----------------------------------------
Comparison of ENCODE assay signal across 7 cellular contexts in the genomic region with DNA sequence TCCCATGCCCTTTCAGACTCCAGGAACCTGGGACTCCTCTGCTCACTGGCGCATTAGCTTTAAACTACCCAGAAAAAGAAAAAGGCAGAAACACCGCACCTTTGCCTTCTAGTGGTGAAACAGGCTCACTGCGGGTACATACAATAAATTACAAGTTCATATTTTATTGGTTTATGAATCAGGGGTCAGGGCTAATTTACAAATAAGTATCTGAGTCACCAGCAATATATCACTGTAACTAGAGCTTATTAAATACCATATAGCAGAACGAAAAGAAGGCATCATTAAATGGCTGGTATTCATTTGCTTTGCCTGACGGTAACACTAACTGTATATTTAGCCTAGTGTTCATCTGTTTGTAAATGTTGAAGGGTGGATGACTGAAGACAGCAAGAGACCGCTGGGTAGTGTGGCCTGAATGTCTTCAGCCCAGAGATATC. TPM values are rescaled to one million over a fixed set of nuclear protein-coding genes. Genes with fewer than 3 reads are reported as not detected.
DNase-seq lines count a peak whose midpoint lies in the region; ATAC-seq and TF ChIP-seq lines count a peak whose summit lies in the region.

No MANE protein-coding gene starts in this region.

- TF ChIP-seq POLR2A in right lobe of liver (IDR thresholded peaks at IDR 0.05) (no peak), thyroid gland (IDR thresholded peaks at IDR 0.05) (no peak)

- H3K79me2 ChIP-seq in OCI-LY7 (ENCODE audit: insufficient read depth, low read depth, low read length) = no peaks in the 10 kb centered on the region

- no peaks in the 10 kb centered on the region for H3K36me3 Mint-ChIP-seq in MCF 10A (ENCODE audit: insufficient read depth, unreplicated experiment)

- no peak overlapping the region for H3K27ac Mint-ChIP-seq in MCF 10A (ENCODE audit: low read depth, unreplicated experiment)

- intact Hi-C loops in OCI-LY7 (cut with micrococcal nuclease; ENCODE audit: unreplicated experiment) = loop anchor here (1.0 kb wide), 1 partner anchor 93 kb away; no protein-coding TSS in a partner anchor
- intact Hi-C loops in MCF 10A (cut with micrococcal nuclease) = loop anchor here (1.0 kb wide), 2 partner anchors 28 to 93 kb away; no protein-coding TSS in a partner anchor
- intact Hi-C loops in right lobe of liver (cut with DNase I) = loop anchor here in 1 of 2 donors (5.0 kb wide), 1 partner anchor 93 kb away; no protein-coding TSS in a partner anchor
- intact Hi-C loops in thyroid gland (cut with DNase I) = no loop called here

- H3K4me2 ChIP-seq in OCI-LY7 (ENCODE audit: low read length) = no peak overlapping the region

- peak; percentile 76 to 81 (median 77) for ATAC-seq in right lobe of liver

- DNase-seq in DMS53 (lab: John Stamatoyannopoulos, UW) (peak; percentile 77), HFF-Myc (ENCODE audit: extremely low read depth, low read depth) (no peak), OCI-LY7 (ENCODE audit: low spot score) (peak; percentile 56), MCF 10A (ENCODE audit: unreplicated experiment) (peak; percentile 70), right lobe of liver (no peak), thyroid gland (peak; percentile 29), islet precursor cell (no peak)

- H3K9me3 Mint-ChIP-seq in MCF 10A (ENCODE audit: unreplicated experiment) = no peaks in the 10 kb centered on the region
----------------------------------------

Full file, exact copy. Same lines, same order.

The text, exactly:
Comparison of ENCODE assay signal across 7 cellular contexts in the genomic region with DNA sequence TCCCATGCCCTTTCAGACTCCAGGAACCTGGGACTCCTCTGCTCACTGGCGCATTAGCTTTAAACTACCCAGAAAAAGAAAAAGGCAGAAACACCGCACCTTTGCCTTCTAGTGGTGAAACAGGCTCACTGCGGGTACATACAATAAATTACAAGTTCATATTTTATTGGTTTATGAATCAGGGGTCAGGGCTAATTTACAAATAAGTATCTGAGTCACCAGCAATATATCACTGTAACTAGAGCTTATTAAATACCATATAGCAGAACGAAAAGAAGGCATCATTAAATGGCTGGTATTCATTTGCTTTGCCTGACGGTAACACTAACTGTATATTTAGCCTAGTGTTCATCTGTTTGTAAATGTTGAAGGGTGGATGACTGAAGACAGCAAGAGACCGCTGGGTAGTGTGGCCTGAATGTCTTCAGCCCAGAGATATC. TPM values are rescaled to one million over a fixed set of nuclear protein-coding genes. Genes with fewer than 3 reads are reported as not detected.
DNase-seq lines count a peak whose midpoint lies in the region; ATAC-seq and TF ChIP-seq lines count a peak whose summit lies in the region.

No MANE protein-coding gene starts in this region.

- TF ChIP-seq POLR2A in right lobe of liver (IDR thresholded peaks at IDR 0.05) (no peak), thyroid gland (IDR thresholded peaks at IDR 0.05) (no peak)

- H3K79me2 ChIP-seq in OCI-LY7 (ENCODE audit: insufficient read depth, low read depth, low read length) = no peaks in the 10 kb centered on the region

- no peaks in the 10 kb centered on the region for H3K36me3 Mint-ChIP-seq in MCF 10A (ENCODE audit: insufficient read depth, unreplicated experiment)

- no peak overlapping the region for H3K27ac Mint-ChIP-seq in MCF 10A (ENCODE audit: low read depth, unreplicated experiment)

- intact Hi-C loops in OCI-LY7 (cut with micrococcal nuclease; ENCODE audit: unreplicated experiment) = loop anchor here (1.0 kb wide), 1 partner anchor 93 kb away; no protein-coding TSS in a partner anchor
- intact Hi-C loops in MCF 10A (cut with micrococcal nuclease) = loop anchor here (1.0 kb wide), 2 partner anchors 28 to 93 kb away; no protein-coding TSS in a partner anchor
- intact Hi-C loops in right lobe of liver (cut with DNase I) = loop anchor here in 1 of 2 donors (5.0 kb wide), 1 partner anchor 93 kb away; no protein-coding TSS in a partner anchor
- intact Hi-C loops in thyroid gland (cut with DNase I) = no loop called here

- H3K4me2 ChIP-seq in OCI-LY7 (ENCODE audit: low read length) = no peak overlapping the region

- peak; percentile 76 to 81 (median 77) for ATAC-seq in right lobe of liver

- DNase-seq in DMS53 (lab: John Stamatoyannopoulos, UW) (peak; percentile 77), HFF-Myc (ENCODE audit: extremely low read depth, low read depth) (no peak), OCI-LY7 (ENCODE audit: low spot score) (peak; percentile 56), MCF 10A (ENCODE audit: unreplicated experiment) (peak; percentile 70), right lobe of liver (no peak), thyroid gland (peak; percentile 29), islet precursor cell (no peak)

- H3K9me3 Mint-ChIP-seq in MCF 10A (ENCODE audit: unreplicated experiment) = no peaks in the 10 kb centered on the region